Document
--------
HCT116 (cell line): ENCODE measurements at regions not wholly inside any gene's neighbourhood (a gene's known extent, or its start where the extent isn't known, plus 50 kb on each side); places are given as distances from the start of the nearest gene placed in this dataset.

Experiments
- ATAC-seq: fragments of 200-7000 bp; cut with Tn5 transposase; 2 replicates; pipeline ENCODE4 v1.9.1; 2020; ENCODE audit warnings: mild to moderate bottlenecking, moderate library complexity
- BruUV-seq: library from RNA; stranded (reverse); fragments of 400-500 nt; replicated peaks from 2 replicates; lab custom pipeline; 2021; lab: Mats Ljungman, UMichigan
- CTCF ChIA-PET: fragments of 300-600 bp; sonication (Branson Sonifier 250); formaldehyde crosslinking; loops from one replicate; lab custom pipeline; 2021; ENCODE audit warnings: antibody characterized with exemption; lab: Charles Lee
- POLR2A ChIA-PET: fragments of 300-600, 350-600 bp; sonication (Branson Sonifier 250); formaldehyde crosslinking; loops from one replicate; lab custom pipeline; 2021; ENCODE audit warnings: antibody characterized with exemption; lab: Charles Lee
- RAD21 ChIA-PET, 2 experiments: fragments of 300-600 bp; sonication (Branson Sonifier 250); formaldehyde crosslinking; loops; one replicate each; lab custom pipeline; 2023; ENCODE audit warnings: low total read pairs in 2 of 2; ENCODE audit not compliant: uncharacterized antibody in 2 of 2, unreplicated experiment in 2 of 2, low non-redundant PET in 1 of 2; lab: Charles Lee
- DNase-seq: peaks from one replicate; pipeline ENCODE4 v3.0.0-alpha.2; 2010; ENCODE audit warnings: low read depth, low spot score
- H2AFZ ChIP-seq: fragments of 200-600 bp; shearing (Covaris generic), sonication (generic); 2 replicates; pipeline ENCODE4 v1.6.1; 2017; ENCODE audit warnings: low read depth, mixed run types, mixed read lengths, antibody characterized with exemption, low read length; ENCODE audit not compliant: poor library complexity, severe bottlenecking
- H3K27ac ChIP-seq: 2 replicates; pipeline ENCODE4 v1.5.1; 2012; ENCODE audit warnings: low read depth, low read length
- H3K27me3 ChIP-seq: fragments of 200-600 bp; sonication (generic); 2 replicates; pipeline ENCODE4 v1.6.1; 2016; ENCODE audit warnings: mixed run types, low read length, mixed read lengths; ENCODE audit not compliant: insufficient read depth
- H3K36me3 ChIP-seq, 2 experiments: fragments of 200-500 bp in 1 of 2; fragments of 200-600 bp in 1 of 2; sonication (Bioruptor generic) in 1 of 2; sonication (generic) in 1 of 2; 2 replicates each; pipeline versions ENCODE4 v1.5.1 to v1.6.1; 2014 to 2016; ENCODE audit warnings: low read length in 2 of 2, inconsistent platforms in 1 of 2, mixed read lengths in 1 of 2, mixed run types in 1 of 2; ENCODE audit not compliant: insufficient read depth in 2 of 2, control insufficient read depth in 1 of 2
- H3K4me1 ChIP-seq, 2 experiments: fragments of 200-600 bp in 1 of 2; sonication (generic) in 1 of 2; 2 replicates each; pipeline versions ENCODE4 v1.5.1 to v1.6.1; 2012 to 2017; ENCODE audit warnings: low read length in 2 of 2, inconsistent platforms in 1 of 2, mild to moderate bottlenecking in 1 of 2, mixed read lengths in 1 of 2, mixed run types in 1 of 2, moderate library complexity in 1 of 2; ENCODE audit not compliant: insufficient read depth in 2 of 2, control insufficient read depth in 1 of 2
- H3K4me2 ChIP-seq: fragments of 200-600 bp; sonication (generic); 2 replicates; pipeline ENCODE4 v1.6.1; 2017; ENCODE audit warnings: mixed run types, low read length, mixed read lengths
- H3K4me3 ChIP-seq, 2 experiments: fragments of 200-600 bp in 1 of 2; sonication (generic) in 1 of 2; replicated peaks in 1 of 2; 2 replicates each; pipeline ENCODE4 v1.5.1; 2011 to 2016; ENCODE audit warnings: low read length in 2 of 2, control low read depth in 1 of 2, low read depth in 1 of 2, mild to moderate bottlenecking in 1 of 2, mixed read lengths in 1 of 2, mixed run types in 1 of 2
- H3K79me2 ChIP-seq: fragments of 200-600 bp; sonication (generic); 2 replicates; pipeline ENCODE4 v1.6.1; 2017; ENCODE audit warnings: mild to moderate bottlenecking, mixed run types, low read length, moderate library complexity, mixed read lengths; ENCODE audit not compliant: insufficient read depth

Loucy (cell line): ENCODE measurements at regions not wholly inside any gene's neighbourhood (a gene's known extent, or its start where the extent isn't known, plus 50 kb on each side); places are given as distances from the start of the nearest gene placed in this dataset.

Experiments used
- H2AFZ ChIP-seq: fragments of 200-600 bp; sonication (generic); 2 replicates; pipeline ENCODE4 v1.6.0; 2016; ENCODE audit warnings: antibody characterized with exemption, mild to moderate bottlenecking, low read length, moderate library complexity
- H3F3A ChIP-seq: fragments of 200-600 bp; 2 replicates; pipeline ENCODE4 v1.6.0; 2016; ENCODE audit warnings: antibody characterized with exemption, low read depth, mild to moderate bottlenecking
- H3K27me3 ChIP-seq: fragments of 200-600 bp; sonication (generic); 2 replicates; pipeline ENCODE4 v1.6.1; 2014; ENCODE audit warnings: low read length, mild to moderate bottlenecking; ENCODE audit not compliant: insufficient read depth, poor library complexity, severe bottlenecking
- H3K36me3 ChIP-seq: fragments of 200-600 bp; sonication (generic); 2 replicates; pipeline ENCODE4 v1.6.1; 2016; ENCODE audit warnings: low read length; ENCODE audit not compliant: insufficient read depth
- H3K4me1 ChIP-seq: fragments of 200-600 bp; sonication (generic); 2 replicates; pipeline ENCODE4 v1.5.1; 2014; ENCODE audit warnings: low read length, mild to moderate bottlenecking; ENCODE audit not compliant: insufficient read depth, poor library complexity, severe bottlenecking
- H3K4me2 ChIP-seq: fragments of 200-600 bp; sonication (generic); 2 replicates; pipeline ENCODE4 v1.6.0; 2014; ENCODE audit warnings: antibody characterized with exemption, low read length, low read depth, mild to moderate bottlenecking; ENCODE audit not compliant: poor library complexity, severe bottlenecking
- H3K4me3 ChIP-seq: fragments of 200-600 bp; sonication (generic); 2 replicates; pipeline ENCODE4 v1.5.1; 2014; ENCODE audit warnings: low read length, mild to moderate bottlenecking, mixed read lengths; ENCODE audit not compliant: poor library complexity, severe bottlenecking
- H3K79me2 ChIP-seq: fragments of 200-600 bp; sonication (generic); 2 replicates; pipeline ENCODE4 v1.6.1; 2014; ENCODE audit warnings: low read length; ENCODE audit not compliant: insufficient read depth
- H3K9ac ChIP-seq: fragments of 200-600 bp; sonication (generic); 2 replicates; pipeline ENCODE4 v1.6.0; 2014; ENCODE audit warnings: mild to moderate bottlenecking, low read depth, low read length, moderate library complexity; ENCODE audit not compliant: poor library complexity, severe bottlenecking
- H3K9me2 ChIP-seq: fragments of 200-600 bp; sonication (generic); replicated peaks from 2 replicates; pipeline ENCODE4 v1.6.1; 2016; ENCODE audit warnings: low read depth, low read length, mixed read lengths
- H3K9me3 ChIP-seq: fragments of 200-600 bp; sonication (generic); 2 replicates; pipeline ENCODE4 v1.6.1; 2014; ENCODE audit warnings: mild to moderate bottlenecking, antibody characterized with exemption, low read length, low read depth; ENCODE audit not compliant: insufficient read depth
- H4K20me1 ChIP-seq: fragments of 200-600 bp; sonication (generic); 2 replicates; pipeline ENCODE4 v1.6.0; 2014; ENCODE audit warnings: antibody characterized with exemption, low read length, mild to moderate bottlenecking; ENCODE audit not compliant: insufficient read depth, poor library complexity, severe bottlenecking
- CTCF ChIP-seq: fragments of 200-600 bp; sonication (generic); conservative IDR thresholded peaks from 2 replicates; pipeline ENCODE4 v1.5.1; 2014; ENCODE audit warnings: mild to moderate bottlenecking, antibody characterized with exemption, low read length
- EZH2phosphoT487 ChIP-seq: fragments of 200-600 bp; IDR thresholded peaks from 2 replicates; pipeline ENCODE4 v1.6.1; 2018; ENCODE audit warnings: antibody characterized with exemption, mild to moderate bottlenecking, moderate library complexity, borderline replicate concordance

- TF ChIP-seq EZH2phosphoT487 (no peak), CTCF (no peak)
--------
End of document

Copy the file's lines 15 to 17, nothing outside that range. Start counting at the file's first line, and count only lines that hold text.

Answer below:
- H3K4me3 ChIP-seq, 2 experiments: fragments of 200-600 bp in 1 of 2; sonication (generic) in 1 of 2; replicated peaks in 1 of 2; 2 replicates each; pipeline ENCODE4 v1.5.1; 2011 to 2016; ENCODE audit warnings: low read length in 2 of 2, control low read depth in 1 of 2, low read depth in 1 of 2, mild to moderate bottlenecking in 1 of 2, mixed read lengths in 1 of 2, mixed run types in 1 of 2
- H3K79me2 ChIP-seq: fragments of 200-600 bp; sonication (generic); 2 replicates; pipeline ENCODE4 v1.6.1; 2017; ENCODE audit warnings: mild to moderate bottlenecking, mixed run types, low read length, moderate library complexity, mixed read lengths; ENCODE audit not compliant: insufficient read depth

Loucy (cell line): ENCODE measurements at regions not wholly inside any gene's neighbourhood (a gene's known extent, or its start where the extent isn't known, plus 50 kb on each side); places are given as distances from the start of the nearest gene placed in this dataset.